- Sensory H2O: To enable people of different ages, diverse communities, and physical and mental abilities to gain the necessary tools to swim through skills, education, and recreation.
- Step Ahead Scholars: To help students and families overcome barriers while transitioning from high school to college and beyond.
- Umi Feeds: To serve the hungry and homeless healthy and nutritious meals. We rescue food from consumers, farmers, manufacturers, restaurants, grocery retailers, private chefs, events, caterers, and food service providers.
Grant Empowers Black Boys to Reach Their Full Potential
One grant recipient, the Close Ties Leadership Program, was founded by educator and Atlanta native Brandon Martin. His idea for the nonprofit came as he noticed a lack of opportunities for Black boys to thrive. While many programs might prevent them from falling into pitfalls, not enough energy was focused on helping Black boys reach their full potential.
“My overall experience with Emory Philanthropy Lab has been remarkable from start to finish. The application required deep thought and reflection on the impact that Close Ties Leadership Program has made, and our strategic plans both in the short-term and long-term future,” said Martin. “I appreciate how personable the Emory students were through each step of the process and I could tell that they were deeply invested in countering inequity in Atlanta through the questions they asked in our interview.”
Students Gain Perspective, Firsthand Experience, and Inspiration from Mentors
Participating students gain invaluable, firsthand experience. In addition to learning through conventional methods like lectures, discussions, papers, and studying, they put theory into action.
This year’s class was divided into seven mini-foundation teams. Each team delegated member responsibilities, established a specific mission, identified potential grantees, reviewed grant applications, and selected the final grant recipients. Students gained insight from nonprofit leaders, Emory faculty, civic leaders, and philanthropists.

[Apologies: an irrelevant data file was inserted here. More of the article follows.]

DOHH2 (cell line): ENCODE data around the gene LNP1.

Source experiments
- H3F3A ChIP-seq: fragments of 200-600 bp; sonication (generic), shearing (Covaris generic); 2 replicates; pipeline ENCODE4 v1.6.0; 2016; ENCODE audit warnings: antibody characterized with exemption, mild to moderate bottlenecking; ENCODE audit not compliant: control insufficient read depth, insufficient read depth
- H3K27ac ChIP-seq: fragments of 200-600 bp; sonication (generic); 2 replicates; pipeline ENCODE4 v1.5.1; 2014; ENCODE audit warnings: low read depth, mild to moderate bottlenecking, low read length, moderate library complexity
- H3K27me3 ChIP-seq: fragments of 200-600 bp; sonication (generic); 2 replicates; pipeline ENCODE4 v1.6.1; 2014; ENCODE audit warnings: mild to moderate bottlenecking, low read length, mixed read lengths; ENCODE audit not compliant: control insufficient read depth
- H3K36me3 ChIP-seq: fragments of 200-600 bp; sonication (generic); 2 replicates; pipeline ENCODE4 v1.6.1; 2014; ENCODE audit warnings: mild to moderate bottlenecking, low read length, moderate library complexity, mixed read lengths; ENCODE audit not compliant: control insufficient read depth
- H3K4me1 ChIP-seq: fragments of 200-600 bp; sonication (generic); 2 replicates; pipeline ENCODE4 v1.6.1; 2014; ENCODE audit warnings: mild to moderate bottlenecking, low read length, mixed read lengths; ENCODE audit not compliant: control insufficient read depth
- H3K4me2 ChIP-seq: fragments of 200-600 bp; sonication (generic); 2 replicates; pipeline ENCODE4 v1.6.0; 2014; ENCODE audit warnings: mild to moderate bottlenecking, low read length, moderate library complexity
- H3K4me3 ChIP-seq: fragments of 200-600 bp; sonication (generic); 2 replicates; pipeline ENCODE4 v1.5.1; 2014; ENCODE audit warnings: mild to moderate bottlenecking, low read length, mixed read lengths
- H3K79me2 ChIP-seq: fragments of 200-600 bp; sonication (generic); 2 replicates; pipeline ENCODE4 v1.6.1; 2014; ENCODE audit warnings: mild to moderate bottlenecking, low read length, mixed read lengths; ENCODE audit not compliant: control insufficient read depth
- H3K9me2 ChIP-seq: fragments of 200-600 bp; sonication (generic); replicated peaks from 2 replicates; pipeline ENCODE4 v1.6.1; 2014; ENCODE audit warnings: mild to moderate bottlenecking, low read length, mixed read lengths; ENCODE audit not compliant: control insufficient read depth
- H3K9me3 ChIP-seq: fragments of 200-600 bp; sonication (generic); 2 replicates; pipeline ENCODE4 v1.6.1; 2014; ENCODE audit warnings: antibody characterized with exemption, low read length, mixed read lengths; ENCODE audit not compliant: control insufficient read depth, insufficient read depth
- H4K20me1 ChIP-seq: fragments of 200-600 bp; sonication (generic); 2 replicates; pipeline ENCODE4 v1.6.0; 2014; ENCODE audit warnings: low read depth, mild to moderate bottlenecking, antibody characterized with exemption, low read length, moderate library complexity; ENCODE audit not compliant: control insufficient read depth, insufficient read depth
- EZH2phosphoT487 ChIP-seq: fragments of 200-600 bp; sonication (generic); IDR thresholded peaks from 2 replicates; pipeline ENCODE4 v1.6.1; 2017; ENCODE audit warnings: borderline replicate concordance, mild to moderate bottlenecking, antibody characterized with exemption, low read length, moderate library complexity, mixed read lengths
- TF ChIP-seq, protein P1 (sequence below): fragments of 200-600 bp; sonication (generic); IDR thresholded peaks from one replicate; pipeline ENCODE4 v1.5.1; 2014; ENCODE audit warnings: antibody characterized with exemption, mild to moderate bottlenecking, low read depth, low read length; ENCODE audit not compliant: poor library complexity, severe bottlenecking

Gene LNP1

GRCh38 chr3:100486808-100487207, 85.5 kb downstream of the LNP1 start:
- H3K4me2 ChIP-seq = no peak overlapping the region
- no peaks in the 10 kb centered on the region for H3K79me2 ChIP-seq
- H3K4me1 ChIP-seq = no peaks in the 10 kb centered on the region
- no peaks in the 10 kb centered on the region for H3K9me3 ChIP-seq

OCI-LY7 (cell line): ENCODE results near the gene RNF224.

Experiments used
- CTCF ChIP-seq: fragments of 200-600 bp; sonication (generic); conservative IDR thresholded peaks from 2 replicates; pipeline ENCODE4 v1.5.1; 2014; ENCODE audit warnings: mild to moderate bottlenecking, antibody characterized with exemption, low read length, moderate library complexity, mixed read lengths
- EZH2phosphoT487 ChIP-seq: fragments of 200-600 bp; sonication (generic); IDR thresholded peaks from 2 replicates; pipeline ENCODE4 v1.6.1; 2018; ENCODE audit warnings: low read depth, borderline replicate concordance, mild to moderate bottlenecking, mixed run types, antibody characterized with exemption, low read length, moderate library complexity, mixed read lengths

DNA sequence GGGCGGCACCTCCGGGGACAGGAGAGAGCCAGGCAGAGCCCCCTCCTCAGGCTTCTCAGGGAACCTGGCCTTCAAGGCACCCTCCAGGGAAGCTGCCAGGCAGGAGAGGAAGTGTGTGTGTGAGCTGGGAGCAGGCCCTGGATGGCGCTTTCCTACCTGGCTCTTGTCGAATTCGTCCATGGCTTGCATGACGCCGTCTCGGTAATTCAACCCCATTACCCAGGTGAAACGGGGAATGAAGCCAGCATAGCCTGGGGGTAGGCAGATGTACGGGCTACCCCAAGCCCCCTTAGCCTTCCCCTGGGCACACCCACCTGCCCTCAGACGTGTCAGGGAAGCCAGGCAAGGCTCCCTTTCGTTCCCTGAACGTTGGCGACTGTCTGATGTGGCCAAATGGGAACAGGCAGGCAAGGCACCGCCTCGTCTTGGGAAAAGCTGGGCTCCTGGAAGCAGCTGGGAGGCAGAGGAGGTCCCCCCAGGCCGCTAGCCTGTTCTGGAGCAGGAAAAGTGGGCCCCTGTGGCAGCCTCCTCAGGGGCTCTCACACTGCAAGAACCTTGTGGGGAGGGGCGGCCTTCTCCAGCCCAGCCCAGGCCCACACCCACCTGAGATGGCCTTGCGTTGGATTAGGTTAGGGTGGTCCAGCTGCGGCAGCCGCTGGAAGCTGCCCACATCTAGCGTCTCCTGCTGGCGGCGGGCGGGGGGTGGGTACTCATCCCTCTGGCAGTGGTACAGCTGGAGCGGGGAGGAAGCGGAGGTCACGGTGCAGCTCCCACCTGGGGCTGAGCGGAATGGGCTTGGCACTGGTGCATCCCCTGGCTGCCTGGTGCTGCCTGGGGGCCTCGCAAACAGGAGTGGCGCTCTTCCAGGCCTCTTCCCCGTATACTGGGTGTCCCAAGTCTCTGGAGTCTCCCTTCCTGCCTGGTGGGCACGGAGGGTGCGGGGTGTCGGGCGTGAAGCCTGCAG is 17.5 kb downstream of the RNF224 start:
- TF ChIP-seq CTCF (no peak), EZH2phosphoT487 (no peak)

Carolyn Collins 22MBA chose the Philanthropy Lab course after being very involved in a prior employer’s giving program. She was drawn to the fact that the course provided a hands-on way to learn and practice good philanthropic giving while giving real grants to local organizations.
I’ve really loved the guest speakers throughout the course. It was amazing to have real practitioners who are doing incredible work in Atlanta come to speak to us about the challenges and triumphs they’ve experienced as philanthropists. They were honest about how far Atlanta has come and how much work lies ahead of us, which made me excited to go get engaged in organizations within my community.Carolyn Collins 22MBA
Robby Wilson 23BBA was especially interested in Emory’s Philanthropy Lab because of the specific focus on equity, something he feels isn’t always considered within philanthropy.
I thought this program gave me a much better sense of how to use business acumen within philanthropic settings, as well as introduced me to leaders in the philanthropic sector to describe what their work looks like. As a result, this class has helped open doors and envision a future career in philanthropy.Robby Wilson 23BBA
Through research, programs, and courses like the Philanthropy Lab, the Business & Society Institute works on the critical challenges that businesses and their stakeholders can address together.
Learn more about how the Business & Society Institute offers students experiential learning opportunities to engage with community members and global organizations on issues of social and environmental significance.